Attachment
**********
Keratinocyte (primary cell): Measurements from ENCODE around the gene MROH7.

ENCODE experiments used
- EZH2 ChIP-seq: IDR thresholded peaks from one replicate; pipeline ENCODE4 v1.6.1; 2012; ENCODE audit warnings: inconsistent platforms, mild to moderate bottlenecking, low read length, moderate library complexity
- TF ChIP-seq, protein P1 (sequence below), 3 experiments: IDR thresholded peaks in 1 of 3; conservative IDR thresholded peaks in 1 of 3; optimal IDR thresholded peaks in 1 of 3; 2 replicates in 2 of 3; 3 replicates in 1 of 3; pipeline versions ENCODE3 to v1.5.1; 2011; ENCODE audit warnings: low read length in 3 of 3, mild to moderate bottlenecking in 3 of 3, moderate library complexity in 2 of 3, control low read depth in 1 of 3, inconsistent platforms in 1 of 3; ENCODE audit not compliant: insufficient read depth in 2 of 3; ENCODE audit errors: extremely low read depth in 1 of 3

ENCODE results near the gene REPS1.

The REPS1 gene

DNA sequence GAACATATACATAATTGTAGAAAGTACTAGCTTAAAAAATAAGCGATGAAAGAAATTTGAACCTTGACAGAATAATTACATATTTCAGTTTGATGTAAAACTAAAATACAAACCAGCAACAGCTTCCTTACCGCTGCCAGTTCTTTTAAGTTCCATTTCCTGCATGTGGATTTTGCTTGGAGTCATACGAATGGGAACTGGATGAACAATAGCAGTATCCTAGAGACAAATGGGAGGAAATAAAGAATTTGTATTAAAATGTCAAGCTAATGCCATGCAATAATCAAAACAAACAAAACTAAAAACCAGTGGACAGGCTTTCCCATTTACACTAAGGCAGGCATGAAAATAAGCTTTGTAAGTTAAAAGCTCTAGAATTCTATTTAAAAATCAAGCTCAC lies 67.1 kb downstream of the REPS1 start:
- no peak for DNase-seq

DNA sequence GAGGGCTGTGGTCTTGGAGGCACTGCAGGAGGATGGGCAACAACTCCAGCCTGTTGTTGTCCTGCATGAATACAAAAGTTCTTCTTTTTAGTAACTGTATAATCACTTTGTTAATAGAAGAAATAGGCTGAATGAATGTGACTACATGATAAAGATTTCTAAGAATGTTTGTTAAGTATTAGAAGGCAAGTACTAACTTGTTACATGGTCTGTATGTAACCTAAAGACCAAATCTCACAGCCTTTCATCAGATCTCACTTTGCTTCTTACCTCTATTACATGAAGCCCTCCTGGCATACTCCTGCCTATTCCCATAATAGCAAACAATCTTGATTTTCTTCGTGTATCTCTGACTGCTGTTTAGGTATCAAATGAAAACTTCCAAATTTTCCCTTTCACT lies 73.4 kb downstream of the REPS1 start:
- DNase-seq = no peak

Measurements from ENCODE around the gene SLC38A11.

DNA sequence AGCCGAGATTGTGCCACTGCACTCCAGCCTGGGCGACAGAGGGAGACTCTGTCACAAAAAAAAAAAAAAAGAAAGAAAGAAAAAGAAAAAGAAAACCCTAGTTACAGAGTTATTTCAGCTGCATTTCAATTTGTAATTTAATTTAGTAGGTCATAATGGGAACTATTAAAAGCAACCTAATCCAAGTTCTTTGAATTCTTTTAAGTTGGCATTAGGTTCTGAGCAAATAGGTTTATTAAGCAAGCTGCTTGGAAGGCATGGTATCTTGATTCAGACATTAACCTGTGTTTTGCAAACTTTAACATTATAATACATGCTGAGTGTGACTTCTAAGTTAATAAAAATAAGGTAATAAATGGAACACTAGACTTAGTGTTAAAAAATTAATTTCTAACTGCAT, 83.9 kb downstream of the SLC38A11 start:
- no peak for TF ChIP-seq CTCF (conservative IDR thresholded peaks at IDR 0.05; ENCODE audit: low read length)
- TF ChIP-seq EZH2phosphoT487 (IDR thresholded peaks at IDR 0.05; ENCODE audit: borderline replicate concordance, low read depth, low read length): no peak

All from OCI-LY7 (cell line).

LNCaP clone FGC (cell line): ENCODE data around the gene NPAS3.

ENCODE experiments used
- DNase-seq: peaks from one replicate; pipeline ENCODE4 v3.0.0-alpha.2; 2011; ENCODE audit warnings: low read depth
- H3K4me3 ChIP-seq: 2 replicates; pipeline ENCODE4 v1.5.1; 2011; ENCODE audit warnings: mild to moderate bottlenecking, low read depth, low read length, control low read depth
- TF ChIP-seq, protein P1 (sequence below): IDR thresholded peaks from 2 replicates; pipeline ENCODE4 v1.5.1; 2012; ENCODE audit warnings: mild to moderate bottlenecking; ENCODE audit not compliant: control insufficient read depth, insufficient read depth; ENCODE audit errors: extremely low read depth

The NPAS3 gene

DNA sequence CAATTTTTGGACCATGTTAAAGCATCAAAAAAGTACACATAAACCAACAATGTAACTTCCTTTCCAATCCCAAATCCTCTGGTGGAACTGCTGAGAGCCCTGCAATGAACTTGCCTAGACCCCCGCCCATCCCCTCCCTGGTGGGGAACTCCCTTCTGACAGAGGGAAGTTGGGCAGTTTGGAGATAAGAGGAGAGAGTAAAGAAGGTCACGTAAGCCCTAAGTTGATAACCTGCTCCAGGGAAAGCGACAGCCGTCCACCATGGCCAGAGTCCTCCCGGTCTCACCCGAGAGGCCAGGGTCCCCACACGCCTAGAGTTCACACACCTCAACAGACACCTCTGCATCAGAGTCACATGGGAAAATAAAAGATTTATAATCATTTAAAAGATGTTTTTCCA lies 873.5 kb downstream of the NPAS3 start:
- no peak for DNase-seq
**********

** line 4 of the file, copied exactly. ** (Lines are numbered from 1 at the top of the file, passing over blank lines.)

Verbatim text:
- TF ChIP-seq, protein P1 (sequence below), 3 experiments: IDR thresholded peaks in 1 of 3; conservative IDR thresholded peaks in 1 of 3; optimal IDR thresholded peaks in 1 of 3; 2 replicates in 2 of 3; 3 replicates in 1 of 3; pipeline versions ENCODE3 to v1.5.1; 2011; ENCODE audit warnings: low read length in 3 of 3, mild to moderate bottlenecking in 3 of 3, moderate library complexity in 2 of 3, control low read depth in 1 of 3, inconsistent platforms in 1 of 3; ENCODE audit not compliant: insufficient read depth in 2 of 3; ENCODE audit errors: extremely low read depth in 1 of 3